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August 11, 2017 2:45 PM, EDT
Unchecked Driver Shortage in Ohio Could Harm Economy, Warns State Trucking Industry, Officials
Student Drivers John Sommers II for TT

Ohio state Rep. John Boccieri met with local and regional leaders from the trucking industry to discuss a growing problem for freight haulers: a lack of qualified workers.

Dan Zarlenga Jr., vice president of Acme Co. Trucking, and Adam Lonardo, the company’s operations manager, joined Boccieri for a news conference Aug. 10 at the company’s headquarters in Poland, Ohio.

Ohio State Rep. John Boccieri

Boccieri of Poland, (D-59th), began the conference with a warning, claiming the truck-driver shortage, if left unchecked, would result in a labor shortfall of nearly 175,000 truck drivers by 2024.

He argued a shortage of drivers would negatively impact the whole of the economy, as 70% of U.S. freight is shipped via trucks according to American Trucking Associations.

Zarlenga Jr. and Lonardo – who are both fourth-generation owners of the company – attributed the declining workforce to a combination of high turnover rates, a lack of high-quality candidates and a general stigma associated with the industry.

Though many national trucking companies are long-haul transporters that keep drivers out for days or weeks at a time, Acme and similar regional companies provide jobs that allow their employees to return home daily. The driver shortage has impacted them nonetheless.

“We have a more than 100% turnover rate,” Zarlenga Jr. said. “It’s never been this bad.”

Lonardo suggested the staffing issue was indicative of a broader societal problem. He said his company frequently dealt with prospective candidates who would work for only a day before disappearing or who would never show up at all.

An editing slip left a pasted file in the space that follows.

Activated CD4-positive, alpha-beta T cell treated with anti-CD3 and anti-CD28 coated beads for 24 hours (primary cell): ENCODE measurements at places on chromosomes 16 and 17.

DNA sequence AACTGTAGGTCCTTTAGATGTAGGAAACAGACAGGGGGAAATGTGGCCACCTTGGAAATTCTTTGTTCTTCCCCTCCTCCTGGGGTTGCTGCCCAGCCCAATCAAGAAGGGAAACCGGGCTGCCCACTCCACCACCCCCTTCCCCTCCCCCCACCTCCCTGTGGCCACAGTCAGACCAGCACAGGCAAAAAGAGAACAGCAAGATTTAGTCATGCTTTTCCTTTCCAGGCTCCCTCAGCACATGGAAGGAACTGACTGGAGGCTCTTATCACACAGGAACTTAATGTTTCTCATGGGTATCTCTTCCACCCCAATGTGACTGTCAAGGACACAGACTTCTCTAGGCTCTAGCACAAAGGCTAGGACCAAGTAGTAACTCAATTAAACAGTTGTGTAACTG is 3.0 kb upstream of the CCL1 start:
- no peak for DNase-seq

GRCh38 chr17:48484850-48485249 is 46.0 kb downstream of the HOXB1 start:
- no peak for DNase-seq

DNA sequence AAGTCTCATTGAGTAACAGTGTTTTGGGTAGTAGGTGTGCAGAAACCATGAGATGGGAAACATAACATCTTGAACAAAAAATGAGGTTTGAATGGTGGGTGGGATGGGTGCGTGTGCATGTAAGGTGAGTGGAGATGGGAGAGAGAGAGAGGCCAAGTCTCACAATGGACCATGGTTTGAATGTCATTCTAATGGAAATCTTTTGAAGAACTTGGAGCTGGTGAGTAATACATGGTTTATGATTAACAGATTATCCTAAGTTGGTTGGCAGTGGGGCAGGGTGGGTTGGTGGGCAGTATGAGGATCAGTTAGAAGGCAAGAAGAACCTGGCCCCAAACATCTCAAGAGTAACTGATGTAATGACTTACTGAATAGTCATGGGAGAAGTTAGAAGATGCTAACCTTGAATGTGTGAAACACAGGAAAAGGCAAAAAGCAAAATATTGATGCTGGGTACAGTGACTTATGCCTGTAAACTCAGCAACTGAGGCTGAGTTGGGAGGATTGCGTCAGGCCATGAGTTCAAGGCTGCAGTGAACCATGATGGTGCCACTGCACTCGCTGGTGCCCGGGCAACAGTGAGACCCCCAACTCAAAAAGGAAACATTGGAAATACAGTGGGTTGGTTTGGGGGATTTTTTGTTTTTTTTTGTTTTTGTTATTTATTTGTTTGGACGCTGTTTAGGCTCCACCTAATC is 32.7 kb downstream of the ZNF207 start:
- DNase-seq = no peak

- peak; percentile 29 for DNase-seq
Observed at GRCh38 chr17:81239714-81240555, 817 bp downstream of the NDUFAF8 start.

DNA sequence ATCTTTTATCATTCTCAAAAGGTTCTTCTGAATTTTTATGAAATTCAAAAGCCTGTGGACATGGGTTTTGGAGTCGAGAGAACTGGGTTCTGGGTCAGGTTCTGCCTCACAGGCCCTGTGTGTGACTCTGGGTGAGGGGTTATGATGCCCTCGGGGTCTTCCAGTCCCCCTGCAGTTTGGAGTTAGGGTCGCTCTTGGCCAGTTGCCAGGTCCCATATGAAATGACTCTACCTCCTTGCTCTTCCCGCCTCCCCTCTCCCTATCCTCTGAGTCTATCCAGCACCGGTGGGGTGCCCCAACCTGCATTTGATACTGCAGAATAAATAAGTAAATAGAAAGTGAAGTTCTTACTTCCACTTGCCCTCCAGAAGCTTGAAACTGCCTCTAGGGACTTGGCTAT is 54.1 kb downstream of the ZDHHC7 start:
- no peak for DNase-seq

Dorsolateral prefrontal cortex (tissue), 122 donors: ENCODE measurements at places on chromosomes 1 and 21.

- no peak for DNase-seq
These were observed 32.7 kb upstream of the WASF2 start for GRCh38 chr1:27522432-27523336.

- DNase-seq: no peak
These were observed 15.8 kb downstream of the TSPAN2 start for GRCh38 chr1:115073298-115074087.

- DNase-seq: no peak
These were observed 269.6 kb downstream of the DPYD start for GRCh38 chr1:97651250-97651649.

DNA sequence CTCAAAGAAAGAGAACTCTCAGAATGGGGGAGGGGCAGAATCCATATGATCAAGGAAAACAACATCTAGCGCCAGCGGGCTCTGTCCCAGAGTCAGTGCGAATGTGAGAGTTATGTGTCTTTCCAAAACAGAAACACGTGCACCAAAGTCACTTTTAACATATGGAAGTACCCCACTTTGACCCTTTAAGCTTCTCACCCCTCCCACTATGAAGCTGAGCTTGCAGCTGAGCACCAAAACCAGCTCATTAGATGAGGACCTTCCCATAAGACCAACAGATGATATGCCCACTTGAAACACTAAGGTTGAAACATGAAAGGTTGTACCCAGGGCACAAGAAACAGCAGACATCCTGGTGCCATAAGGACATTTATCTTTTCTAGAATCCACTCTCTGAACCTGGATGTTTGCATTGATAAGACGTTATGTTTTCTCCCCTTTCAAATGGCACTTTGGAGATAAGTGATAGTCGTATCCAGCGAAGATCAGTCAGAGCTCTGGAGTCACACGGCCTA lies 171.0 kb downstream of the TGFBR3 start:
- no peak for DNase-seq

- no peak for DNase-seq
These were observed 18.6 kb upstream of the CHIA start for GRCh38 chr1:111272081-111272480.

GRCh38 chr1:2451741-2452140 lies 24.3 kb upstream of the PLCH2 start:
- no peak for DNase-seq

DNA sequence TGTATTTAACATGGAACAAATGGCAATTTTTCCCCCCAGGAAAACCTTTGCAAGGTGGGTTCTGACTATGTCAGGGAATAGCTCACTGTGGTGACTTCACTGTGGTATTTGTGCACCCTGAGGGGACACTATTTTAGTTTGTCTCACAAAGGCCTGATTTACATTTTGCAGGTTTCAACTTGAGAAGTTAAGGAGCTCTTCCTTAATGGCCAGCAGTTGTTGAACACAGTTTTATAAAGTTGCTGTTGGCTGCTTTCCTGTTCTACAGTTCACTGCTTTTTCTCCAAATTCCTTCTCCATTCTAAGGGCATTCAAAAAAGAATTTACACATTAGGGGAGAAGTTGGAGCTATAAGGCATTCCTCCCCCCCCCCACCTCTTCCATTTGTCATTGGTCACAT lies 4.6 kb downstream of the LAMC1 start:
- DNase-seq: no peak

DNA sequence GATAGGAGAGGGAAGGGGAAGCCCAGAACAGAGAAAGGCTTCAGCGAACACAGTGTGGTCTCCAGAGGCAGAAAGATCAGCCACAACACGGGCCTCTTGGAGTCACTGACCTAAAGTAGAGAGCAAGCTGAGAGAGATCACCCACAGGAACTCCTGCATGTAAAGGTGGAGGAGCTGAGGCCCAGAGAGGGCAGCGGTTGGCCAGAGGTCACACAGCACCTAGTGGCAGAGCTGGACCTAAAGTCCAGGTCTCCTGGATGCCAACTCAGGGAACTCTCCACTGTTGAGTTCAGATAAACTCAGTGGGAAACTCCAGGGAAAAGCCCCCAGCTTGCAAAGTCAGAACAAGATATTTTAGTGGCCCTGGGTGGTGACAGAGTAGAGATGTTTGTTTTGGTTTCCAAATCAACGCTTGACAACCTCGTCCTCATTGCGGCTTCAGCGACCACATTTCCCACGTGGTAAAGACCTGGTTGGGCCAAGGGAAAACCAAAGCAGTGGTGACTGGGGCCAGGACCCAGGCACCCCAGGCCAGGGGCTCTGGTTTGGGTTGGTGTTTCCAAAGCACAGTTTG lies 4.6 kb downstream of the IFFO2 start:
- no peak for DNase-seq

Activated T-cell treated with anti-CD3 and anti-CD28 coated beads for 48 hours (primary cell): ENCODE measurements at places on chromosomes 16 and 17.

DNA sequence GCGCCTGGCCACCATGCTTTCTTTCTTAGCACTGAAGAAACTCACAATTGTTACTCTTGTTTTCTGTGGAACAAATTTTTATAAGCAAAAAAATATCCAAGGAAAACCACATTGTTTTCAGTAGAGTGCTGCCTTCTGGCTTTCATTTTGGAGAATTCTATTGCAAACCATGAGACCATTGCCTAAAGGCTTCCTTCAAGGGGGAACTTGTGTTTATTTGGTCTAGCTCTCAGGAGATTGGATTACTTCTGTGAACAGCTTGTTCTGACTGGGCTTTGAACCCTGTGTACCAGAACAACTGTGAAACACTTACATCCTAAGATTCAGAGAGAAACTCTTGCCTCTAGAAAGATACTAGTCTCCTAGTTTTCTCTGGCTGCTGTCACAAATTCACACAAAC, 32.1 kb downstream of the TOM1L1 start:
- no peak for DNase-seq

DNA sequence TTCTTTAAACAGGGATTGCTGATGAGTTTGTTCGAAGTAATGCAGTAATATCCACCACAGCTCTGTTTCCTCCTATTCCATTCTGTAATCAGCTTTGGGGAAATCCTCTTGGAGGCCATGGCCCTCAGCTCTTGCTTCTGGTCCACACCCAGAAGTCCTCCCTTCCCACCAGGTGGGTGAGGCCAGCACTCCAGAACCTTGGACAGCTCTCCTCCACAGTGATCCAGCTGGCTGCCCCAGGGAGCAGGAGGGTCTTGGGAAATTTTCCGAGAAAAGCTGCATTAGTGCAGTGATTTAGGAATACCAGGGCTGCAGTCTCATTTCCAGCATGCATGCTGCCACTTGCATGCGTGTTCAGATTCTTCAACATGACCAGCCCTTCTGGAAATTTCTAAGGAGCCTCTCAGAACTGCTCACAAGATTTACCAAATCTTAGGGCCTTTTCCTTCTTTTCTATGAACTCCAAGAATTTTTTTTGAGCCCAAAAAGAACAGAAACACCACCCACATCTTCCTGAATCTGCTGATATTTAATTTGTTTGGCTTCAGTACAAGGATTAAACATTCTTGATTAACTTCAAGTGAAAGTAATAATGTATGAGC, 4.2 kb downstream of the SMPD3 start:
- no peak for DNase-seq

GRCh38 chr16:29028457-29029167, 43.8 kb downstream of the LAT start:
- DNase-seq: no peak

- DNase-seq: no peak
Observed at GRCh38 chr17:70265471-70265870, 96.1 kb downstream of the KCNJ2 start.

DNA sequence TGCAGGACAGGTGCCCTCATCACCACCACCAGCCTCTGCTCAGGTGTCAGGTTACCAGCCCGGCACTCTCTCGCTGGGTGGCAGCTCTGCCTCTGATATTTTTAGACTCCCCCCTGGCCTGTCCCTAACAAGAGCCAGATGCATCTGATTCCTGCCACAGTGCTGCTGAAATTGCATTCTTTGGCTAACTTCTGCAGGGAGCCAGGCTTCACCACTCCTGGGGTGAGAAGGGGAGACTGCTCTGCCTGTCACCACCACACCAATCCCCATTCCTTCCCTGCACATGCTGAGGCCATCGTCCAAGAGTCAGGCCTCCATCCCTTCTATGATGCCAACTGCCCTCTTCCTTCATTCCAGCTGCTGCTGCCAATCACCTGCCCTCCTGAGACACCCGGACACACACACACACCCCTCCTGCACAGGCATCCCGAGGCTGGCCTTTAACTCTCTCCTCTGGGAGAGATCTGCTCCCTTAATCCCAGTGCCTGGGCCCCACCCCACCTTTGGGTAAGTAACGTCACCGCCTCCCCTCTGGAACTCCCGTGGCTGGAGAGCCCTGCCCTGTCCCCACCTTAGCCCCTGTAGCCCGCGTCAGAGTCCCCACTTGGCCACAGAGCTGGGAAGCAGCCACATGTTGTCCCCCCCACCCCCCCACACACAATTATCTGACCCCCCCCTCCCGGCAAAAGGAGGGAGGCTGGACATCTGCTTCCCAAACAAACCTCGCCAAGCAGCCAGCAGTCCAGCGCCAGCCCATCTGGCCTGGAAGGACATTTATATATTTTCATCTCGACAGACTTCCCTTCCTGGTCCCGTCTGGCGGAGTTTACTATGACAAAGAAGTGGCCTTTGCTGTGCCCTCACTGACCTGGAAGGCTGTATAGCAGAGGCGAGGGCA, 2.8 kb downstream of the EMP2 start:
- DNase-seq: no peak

According to a study released in 2015 by ATA, the current trucking industry’s workforce is generally older – the average trucker’s age is 49 – and many are retiring, which is exacerbating the staffing issue.

Boccieri, who formerly served on the U.S. House Transportation and Infrastructure committee during his tenure representing Ohio’s 16th Congressional District, said he planned to introduce legislation that would make commercial driver’s licenses less expensive, give trucking companies tax incentives to expand their workforces and pressure insurance companies to lower their premium costs for covering a driver.

The average cost to obtain a CDL is $6,500.

Tom Balzer, president and CEO of the Ohio Trucking Association, said recent industry trends – such as an increased reliance on regional carriers versus national, long-haul carriers – has helped improve working conditions for drivers.

“Now is the perfect time to get into the industry precisely because you can pick and choose who you work for,” Balzer said.

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